patients mutually influence each other’s conversational behavior (Robinson and Roter, 1999; Del Piccolo et al., 2002; Street et al., 2003, 2005; Butow et al., 2004; Janz et al., 2004; Maly et al., 2004; Gordon et al., 2005; Kindler et al., 2005; Adler, 2007) and that physicians may take their cues in part from patients, who typically exhibit relatively passive behavior during office visits (Gordon et al., 2005, 2006a,b; Street and Gordon, 2006). Such passivity characterizes even physicians when they become patients. The average patient asks five or fewer questions during a 15-minute office visit, and many ask no questions (Brown et al., 1999, 2001; Sleath et al., 1999; Cegala et al., 2000; Butow et al., 2002; Bruera et al., 2003; Kindler et al., 2005). Among the most passive patients are those above age 60, those with more severe illness or multiple comorbid conditions (including psychological distress), those who are less well educated, and males (Butow et al., 2002; Sleath and Rubin, 2003; Street et al., 2003; Maliski et al., 2004; Gaston and Mitchell, 2005; Flynn et al., 2006; Gordon et al., 2006b; Siminoff et al., 2006a). Minorities also have been noted to be more passive in physician–patient interactions (Gordon et al., 2005; Street et al., 2005; Siminoff et al., 2006a; Gordon et al., 2006b). Moreover, a systematic review of randomized controlled trials and uncontrolled studies of interventions designed to improve the provision of information and encourage participation in decision making by patients with advanced cancer found that although almost all patients expressed a desire for full information, only about two-thirds wished to participate actively in decision making about their care (Gaston and Mitchell, 2005).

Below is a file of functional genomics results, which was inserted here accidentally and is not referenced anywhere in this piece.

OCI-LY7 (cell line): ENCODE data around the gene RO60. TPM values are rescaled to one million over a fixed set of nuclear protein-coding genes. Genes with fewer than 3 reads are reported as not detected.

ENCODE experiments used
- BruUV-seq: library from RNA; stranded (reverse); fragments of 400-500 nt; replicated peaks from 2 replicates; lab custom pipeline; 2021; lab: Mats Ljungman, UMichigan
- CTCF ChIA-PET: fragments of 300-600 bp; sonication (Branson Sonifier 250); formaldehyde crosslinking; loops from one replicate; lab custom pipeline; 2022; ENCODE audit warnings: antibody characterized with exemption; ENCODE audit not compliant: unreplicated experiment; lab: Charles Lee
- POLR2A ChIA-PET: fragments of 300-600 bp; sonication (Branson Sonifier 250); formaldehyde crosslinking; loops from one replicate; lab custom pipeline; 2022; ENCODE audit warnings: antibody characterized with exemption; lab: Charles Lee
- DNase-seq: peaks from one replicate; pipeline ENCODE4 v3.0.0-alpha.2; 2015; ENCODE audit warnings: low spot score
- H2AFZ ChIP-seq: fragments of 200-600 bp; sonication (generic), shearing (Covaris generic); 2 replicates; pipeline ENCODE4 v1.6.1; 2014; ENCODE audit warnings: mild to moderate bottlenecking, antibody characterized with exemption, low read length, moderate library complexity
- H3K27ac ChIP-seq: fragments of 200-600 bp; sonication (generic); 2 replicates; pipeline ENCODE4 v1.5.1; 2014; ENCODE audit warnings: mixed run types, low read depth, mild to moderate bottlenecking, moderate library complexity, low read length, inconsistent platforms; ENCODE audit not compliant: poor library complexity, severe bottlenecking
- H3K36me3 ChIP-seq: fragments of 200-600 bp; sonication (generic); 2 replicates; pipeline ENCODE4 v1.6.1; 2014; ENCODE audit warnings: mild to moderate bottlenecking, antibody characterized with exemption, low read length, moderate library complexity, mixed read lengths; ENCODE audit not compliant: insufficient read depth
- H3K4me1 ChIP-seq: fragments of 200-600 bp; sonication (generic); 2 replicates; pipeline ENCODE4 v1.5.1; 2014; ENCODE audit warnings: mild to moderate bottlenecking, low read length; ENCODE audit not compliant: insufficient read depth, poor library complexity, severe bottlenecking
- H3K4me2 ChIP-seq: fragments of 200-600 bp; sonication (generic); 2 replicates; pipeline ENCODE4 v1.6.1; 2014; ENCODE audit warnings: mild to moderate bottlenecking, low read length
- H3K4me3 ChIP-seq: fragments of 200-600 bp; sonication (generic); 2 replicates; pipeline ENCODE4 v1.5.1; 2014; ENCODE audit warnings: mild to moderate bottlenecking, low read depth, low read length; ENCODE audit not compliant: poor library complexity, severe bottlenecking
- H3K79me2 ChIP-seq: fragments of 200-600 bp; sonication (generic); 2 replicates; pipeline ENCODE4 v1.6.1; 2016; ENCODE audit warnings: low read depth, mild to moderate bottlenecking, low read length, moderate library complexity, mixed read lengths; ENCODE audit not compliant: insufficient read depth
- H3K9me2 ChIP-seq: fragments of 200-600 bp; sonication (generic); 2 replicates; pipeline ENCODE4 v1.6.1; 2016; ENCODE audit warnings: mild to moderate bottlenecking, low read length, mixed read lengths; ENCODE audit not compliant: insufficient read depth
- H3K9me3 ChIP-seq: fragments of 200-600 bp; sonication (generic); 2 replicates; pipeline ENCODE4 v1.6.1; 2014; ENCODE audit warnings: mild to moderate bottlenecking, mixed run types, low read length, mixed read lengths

Correspondence between patients’ preferred role in decision making and their actual role during office visits with physicians, although intuitively compelling, has relatively little empirical support as a factor affecting patient outcomes and quality of care. However, such correspondence has been linked with reduced anxiety (Gattellari et al., 2001; Kahán et al., 2006) and depression (Schofield and Butow, 2003), satisfaction with treatment choices (Keating et al., 2002), and more appropriate treatment choices (Siminoff et al., 2006b). The NCI report Patient-Centered Communication in Cancer Care articulates a comprehensive research agenda for better understanding and intervening to improve patient–provider communication (Epstein and Street, 2007).
There is reason to be concerned about findings of poor communication and lack of patient involvement. A substantial body of evidence indicates that effective physician–patient communication is positively related to patients’ health outcomes (Kaplan et al., 1989; Stewart, 1995; Piccolo et al., 2000; Heisler et al., 2002; Engel and Kerr, 2003; Kerr et al., 2003a,b;